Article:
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Re: A "Proper" Defense in the West

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  • slippymississippi <slippymississippi@yah
    ... or ... I think the South s best bet is with a neutral Kentucky. I don t think that Lincoln would have been ballsy enough to break the neutrality for a
    Message 1 of 59 , Feb 4, 2003
      --- In civilwarwest@yahoogroups.com, "Dave Smith <dmsmith001@y...>"
      <dmsmith001@y...> wrote:
      > Given what we know about the rivers running in the West, and given
      > the need, from a political perspective, of maintaining some form of
      > cohesion with all of the seceded states - was there a proper line,
      > strategy, for the South in the west?
      > Just curious, of course.
      > Dave

      I think the South's best bet is with a neutral Kentucky. I don't
      think that Lincoln would have been ballsy enough to break the
      neutrality for a couple of years. Meanwhile, the CSA can threaten to
      rip up the rail lines into Nashville in the interest of national
      defense if Kentucky allows federal troops to move through the state.

      This allows the CSA to protect Nashville with a handful of troops,
      while concentrating their forces along the Mississippi. Personally,
      my plan would be hold Fort Pillow until it's untenable, then withdraw
      to Memphis, wait for the Union troops, then move rapidly again on
      Fort Pillow, forcing the Union to turn around and attack me in a
      fixed position.

      Hey! It would be more effective than what they actually attempted.
    • Alan Smolinski
      Sustaining your army off enemy resources while preserving you own is very useful to your moral. Will wrote:Two
      Message 59 of 59 , Feb 7, 2003

        Sustaining your army off  enemy resources while preserving you own is very useful to your moral.

         "Will <wh_keene@...>" <wh_keene@...> wrote:

        Two thoughts in reaction to Madelon's question:

        1)  Offensive campaigns 'liberate' areas theoretically disposed to
        join the Confederacy (ie: Maryland, Kentucky, Missouri) or lost
        through previous advances of the enemy.

        2) Offensives campaign create opportunities to engage the enemy on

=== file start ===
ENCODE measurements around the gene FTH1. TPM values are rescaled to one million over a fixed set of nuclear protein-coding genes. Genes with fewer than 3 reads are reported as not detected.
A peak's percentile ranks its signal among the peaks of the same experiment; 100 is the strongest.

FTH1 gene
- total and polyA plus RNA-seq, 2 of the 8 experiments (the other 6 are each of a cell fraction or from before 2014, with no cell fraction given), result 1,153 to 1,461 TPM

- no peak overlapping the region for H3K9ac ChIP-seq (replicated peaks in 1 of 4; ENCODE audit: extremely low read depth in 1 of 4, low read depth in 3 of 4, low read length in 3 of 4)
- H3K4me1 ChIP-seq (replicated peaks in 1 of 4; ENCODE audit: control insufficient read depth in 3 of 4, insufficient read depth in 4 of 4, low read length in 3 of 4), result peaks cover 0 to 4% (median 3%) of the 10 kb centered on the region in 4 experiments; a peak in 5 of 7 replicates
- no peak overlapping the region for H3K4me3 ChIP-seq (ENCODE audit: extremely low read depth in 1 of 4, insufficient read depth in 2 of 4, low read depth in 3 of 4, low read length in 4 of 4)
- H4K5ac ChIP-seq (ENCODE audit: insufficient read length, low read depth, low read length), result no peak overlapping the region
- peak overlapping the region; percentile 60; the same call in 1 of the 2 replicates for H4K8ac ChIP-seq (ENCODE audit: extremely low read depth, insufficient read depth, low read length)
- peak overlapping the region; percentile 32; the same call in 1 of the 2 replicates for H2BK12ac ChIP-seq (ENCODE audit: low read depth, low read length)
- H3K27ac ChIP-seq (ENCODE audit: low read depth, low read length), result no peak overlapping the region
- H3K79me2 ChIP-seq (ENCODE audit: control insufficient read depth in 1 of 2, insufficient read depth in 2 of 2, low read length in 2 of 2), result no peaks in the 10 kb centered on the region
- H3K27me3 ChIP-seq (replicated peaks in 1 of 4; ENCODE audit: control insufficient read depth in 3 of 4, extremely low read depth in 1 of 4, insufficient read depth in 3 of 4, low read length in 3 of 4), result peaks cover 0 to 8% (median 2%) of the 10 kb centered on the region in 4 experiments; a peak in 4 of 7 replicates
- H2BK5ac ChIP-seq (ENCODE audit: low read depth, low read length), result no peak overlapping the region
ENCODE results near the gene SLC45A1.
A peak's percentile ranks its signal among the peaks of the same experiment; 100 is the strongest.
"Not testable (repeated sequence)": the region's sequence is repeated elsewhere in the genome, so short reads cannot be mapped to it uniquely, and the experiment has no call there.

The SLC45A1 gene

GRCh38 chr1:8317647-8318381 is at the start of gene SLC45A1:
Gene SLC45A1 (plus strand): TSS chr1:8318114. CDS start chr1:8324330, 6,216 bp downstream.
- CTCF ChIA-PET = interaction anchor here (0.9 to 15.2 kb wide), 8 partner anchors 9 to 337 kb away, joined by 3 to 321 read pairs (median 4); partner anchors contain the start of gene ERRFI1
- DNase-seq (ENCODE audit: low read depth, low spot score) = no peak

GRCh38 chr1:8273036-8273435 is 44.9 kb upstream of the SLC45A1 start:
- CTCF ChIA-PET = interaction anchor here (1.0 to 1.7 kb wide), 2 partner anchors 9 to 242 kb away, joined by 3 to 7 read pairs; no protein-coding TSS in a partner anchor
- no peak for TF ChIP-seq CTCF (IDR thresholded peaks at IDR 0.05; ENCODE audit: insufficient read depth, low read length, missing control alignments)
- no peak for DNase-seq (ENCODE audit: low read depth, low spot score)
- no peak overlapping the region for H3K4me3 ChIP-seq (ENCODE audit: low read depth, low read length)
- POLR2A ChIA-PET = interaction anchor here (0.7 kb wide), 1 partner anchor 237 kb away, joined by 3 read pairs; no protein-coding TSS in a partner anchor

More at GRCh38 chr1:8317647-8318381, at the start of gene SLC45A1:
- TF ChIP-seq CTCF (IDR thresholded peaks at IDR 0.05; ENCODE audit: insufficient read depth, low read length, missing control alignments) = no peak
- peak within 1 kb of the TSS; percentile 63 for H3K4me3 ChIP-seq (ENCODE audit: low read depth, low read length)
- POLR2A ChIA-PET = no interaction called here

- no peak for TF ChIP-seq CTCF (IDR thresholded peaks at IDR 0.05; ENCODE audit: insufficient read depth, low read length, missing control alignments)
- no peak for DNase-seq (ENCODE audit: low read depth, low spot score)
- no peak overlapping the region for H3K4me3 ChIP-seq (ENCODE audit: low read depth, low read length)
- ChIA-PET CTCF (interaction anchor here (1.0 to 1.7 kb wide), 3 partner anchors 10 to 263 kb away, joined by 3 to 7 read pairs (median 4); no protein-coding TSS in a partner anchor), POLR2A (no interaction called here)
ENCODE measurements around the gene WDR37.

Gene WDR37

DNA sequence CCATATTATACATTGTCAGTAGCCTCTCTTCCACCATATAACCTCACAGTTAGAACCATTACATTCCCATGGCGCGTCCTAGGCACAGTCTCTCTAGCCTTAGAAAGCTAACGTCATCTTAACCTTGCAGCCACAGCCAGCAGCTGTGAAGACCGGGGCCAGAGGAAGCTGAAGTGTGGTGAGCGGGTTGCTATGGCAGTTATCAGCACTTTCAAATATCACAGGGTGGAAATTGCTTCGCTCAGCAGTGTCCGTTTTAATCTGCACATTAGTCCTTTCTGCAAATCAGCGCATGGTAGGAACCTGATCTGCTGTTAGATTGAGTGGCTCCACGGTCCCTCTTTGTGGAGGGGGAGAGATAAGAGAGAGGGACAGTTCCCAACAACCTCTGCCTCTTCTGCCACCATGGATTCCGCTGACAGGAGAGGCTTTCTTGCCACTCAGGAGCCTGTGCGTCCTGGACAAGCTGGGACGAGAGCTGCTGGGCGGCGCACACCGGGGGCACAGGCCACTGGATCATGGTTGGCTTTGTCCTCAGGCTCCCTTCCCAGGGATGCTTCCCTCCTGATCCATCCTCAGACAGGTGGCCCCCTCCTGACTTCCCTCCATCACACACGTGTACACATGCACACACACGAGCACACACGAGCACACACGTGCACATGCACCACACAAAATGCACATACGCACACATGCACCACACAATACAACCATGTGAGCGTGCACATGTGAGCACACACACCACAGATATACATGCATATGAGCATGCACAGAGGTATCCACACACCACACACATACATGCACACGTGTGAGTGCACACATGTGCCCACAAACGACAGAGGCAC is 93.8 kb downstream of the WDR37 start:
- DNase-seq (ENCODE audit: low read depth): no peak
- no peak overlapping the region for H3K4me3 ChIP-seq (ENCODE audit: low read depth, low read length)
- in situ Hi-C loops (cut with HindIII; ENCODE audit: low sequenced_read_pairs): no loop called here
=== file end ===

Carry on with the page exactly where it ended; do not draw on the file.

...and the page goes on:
your terms in his territory.  Victories in this situation could have
        much greater impact on the will of the enemy populace and thus
        greater political impact than defensive victories within one's own


        --- In civilwarwest@yahoogroups.com, meheatherington@j... wrote:
        > In light of Hank Clark's recent notion about the 'offensive' North
        > the 'defensive' South, I have another question.
        > If, with Hank, we stipulate that "all CSA successes were strictly
        > offensive" (whilst acknowledging that this is a mere stipulation,
        yes yes
        > the Hunley, torpedos, etc.), then what, really, did the South
        expect to
        > gain by taking the offensive?
        > My understanding is that the Confederacy's oft-repeated political
        > (failing either European recognition or one grand knock-out Cannae
        > would bring the North militarily to its knees) was simply to
        outwait the
        > Union, keep up the fighting for so long that squeamish Northern
        > (apparently assumed to be less stout of heart than their Southern
        > counterparts) would sue for a cessation of hostilities, after which
        > South would stagger away, content to be let alone.  Winning by
        > not-losing, so to speak; victory by endurance.
        > So how does a flair for the offensive, with its glamor *and* its
        > attrition rate, advance that rather low-keyed wait-'em-out grand
        > strategy?
        > Or does anybody in the Southern high command think that far ahead?
        > Regards,
        > Madelon

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